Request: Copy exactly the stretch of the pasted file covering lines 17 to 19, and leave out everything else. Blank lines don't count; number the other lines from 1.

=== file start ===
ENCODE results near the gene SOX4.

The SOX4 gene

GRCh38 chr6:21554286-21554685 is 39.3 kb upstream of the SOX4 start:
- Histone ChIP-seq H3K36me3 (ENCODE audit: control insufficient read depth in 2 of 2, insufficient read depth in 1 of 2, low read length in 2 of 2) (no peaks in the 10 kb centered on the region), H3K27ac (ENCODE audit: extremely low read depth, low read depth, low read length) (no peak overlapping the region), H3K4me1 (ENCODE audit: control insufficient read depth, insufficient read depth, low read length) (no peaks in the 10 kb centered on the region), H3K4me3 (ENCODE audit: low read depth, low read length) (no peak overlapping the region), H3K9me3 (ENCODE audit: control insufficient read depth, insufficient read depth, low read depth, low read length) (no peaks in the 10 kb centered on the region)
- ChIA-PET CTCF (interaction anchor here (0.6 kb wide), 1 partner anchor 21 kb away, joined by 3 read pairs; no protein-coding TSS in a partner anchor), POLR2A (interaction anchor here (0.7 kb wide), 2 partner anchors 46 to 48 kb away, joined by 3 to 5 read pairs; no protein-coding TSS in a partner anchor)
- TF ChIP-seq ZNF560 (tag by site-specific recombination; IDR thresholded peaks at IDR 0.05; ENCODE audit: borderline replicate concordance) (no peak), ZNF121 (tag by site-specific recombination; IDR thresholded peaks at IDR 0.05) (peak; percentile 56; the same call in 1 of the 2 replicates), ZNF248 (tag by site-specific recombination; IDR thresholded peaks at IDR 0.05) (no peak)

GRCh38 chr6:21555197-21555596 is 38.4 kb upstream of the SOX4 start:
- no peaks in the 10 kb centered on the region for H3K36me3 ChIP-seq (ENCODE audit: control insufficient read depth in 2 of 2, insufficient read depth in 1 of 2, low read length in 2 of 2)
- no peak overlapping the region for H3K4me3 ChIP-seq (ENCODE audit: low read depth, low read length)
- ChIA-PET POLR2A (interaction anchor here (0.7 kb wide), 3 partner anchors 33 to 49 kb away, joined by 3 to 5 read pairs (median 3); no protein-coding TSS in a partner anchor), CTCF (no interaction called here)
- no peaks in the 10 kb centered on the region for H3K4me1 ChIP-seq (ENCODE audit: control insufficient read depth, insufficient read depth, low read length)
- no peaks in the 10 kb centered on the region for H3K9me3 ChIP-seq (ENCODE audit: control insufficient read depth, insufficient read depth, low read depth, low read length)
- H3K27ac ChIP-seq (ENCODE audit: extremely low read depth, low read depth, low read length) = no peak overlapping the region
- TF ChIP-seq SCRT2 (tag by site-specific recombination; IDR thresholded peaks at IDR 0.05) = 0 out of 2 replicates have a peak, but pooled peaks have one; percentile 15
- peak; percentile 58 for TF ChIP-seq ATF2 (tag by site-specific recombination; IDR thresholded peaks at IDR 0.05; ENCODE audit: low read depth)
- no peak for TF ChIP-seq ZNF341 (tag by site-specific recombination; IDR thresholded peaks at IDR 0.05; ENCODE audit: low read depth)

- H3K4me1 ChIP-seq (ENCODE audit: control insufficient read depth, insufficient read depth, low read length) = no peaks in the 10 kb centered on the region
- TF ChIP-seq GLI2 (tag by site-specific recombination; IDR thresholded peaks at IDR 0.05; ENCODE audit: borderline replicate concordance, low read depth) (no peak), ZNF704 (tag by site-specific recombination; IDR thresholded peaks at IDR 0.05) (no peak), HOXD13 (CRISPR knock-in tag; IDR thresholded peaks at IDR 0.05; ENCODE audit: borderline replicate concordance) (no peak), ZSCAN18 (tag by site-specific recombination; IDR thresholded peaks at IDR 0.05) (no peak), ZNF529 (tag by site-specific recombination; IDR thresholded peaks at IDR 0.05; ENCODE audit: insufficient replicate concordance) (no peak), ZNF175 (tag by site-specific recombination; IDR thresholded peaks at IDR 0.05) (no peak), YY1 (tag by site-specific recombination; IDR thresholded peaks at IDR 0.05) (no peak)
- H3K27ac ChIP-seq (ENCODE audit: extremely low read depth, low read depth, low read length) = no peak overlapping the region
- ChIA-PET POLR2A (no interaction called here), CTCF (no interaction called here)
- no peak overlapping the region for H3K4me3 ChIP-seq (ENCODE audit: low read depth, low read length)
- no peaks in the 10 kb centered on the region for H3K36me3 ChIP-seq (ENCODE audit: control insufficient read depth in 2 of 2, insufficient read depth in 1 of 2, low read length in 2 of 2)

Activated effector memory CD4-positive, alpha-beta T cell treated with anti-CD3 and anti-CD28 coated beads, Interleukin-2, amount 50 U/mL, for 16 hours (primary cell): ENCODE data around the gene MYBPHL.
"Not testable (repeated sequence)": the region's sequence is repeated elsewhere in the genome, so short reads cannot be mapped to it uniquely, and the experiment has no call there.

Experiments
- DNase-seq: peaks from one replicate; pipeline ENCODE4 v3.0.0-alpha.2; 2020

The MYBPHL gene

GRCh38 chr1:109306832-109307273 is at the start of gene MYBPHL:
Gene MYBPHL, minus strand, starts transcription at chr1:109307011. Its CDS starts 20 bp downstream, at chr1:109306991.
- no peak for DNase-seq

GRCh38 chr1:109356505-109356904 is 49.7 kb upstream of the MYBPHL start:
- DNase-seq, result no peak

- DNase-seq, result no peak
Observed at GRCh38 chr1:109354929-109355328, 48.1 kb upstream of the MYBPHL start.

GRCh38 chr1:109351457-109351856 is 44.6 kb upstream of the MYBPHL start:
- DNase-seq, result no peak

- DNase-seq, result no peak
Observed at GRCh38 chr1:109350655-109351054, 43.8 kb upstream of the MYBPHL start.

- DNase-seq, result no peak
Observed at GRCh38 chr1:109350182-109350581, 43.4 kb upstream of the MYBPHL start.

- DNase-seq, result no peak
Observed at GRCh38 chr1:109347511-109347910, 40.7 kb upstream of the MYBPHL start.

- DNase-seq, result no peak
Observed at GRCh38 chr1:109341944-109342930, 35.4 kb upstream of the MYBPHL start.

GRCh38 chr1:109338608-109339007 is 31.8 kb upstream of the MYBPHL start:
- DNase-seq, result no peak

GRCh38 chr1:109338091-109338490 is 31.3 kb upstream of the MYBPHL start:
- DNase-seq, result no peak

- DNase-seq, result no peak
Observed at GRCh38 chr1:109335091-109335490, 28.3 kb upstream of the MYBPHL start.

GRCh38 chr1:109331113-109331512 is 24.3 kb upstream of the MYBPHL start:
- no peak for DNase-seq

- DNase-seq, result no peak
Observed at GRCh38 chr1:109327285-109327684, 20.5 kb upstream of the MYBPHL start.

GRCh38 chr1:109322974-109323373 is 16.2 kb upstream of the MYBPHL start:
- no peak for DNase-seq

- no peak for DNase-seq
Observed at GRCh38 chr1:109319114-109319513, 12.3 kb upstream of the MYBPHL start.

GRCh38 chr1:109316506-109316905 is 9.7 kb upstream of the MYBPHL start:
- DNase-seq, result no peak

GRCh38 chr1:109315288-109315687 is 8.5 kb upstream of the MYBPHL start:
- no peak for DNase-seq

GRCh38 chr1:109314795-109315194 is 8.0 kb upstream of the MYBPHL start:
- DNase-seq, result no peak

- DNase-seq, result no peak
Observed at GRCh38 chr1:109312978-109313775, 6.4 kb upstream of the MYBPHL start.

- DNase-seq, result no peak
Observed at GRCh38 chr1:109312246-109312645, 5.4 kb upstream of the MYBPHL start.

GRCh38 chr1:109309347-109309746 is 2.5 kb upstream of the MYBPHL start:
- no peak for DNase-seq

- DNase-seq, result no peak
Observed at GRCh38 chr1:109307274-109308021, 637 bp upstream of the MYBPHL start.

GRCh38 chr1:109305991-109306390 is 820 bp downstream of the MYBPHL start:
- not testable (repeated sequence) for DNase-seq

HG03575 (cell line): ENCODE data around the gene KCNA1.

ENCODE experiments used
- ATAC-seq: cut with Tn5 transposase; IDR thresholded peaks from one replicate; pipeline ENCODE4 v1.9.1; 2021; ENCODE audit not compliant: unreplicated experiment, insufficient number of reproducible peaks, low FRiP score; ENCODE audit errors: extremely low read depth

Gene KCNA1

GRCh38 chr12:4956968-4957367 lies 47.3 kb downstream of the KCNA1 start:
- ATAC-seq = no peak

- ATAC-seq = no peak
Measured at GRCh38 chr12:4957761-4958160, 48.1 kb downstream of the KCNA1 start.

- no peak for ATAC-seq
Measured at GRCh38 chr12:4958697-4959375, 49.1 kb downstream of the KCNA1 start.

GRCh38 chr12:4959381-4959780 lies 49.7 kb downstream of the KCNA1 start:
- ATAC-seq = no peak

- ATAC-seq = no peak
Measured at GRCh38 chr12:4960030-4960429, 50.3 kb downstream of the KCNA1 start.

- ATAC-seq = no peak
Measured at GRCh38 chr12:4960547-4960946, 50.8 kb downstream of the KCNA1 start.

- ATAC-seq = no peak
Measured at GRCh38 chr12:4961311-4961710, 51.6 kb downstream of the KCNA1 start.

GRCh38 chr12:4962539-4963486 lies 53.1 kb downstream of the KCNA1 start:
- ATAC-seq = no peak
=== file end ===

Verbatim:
- H3K4me1 ChIP-seq (ENCODE audit: control insufficient read depth, insufficient read depth, low read length) = no peaks in the 10 kb centered on the region
- TF ChIP-seq GLI2 (tag by site-specific recombination; IDR thresholded peaks at IDR 0.05; ENCODE audit: borderline replicate concordance, low read depth) (no peak), ZNF704 (tag by site-specific recombination; IDR thresholded peaks at IDR 0.05) (no peak), HOXD13 (CRISPR knock-in tag; IDR thresholded peaks at IDR 0.05; ENCODE audit: borderline replicate concordance) (no peak), ZSCAN18 (tag by site-specific recombination; IDR thresholded peaks at IDR 0.05) (no peak), ZNF529 (tag by site-specific recombination; IDR thresholded peaks at IDR 0.05; ENCODE audit: insufficient replicate concordance) (no peak), ZNF175 (tag by site-specific recombination; IDR thresholded peaks at IDR 0.05) (no peak), YY1 (tag by site-specific recombination; IDR thresholded peaks at IDR 0.05) (no peak)
- H3K27ac ChIP-seq (ENCODE audit: extremely low read depth, low read depth, low read length) = no peak overlapping the region